MLB Team Owners Fail to Learn From Their Past Mistakes, Again

If there’s one thing that’s true for all MLB team owners, it’s this — it seems they never learn from the past and their own foolishness. And now, everyone involved in the lockout, including fans, is suffering.

MLB and the Canceled Opening Day

At the end of last year, on December 2, MLB owners ended more than 27 years of labor peace by doing something outrageous — they locked out the players. Three months later, the league canceled Opening Day. While commissioner Rob Manfred said that concern for the fans was a top priority, it would seem that the team owners don’t share the same sentiment.

MLB commissioner Rob Manfred at a press conference

During the pandemic-shortened 2020 season, MLB players pushed for as many as 114 games, and the owners offered to pay them for 50% of those. But instead of coming to an agreement that’s fair both to the players and team owners, the latter stuck out their tongues. Remember when they also refused to pay the minor leaguers?

Owners Are Not Having It

All 30 team owners declined the opportunity to give an interview and share their points of view. What’s more shocking is that players are demanding so little. They want a raise of the minimum salary from $575,000 last year to $725,000 in 2022 and up to $765,000 in 2025. If you calculate the inflation rates, you’d realize it’s not much of a raise anyway. What’s more, players are asking to create a bonus pool of $85 million (up to $105 million) that would be used to pay young players. If you draw the line, it’s no more than $11 million more per every team’s budget.

an MLB ball up close on a wet floor

Instead, now no one makes money from baseball, and no one gets to watch it. So, why is this madness still going on? Stanford economist Roger Noll has the answer — every cohort of owners has historically had to learn the simple lesson that the MLB Players Association is a strong and unified union that will eventually always prevail because at the heart of the sport isn’t money, but its players and fans.

The Fenway Sports Group Is Close to Buying the Pittsburgh Penguins

The Fenway Sports Group is owned by billionaire John Henry, and the company is now set on purchasing the Pittsburgh Penguins. While Ron Burkle and Mario Lemieux have been the team’s majority owners since 1999, it now seems that a potential sale is about to turn real, especially after the Red Sox president Sam Kennedy confirmed that a deal is actually in the works.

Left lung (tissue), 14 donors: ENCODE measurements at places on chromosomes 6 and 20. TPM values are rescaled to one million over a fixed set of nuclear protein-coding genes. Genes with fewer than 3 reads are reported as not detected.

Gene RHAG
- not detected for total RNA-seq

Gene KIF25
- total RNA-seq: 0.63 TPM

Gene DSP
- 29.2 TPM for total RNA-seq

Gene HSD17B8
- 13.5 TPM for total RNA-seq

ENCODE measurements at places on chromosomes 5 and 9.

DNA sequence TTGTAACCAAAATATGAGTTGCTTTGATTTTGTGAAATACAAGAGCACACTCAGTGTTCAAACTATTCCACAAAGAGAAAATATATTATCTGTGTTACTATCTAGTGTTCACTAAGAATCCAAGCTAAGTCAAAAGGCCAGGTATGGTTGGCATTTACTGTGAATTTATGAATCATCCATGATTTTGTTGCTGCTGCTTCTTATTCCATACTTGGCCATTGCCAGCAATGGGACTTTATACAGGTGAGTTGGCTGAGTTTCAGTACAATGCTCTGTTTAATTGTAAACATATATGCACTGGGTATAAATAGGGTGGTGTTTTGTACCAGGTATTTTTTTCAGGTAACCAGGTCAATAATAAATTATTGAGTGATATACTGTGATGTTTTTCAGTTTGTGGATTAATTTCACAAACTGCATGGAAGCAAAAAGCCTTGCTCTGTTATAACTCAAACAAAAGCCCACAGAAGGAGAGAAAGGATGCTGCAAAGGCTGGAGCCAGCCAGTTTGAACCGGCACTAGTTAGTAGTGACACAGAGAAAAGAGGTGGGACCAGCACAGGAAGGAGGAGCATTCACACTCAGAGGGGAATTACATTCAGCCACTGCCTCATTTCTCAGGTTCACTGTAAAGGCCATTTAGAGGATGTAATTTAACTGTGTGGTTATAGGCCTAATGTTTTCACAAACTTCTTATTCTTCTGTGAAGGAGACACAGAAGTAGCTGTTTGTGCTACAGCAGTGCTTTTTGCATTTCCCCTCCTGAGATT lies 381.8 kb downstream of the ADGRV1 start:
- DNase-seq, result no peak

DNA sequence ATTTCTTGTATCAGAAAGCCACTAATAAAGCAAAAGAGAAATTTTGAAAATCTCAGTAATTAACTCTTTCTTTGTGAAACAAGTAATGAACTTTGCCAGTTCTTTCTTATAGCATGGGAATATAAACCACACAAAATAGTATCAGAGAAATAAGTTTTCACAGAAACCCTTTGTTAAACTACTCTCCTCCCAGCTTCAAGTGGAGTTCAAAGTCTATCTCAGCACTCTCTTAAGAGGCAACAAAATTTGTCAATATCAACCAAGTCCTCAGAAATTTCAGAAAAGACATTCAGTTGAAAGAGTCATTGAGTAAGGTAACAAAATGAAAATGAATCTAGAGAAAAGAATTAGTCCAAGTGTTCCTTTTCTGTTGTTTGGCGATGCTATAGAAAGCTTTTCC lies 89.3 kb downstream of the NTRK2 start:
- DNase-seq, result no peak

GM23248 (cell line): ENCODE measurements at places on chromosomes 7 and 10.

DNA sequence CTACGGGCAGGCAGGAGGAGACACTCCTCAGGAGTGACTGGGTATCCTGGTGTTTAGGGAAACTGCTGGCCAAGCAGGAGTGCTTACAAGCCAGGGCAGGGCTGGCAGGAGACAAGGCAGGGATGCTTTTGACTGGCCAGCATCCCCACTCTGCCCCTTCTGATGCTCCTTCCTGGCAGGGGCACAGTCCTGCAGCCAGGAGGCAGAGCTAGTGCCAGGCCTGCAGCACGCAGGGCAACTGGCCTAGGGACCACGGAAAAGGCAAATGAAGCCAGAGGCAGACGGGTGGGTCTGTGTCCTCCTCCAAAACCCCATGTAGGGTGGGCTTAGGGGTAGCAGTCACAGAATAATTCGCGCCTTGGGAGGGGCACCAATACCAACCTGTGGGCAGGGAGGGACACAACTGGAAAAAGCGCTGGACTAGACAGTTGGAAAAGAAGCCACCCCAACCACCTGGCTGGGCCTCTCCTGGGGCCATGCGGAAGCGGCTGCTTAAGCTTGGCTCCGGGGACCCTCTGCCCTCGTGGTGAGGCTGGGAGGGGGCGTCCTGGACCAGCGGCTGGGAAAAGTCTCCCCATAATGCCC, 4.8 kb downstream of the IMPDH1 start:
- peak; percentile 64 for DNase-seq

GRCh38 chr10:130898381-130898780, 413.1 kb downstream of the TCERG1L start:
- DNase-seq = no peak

The Acquisition of the Pittsburgh Penguins Has to Be Approved by the NHL and the Fenway Sports Group Board

Pittsburgh Penguins headquarters After the Fenway Sports Group board approves the buying of the Pittsburgh Penguins, it would become subject to the approval of the NHL’s Board of Governors, who must approve every potential sale. John Henry’s Fenway Sports Group currently owns teams like the Boston Red Sox of MLB, Roush Fenway Racing of NASCAR, and Liverpool of England’s Premier League. The company also owns real estate like Fenway Park, and even LeBron James has a stake in the company.

Crosby and Malkin Led the Pittsburgh Penguins to Three Stanley Cups In 2009, 2016 and 2017

After winning two Stanley Cups in 1991 and 1992, the Pittsburgh Penguins started losing track, and by 1999 were on the verge of bankruptcy. Back then, Mario Lemieux and Ronald Burkle led a group that purchased the team and secured a new arena in Pittsburgh. After that, the Penguins bounced back to success, especially after the arrival of Evgeni Malkin and Sidney Crosby. The duo led the Penguins to three more Stanley Cups in 2009, 2016, and 2017.

Evgeni Malkin and Sidney Crosby holding the 2017's Stanley Cup

According to sources, if a sale goes through, Lemieux will retain a minority stake in the team. Currently, the Penguins are the NHL’s 15th most valuable team, having a value of $845 million. While Lemieux and Burkle have explored the option of selling the Penguins in the past, it now seems much more likely that a deal will happen.

The last NHL team sale happened when Alex Meruelo took over as majority owner of the Arizona Coyotes in 2019. To prevent new owners from relocating a team immediately after acquiring it, the NHL has a standard agreement preventing such action for seven years from taking over.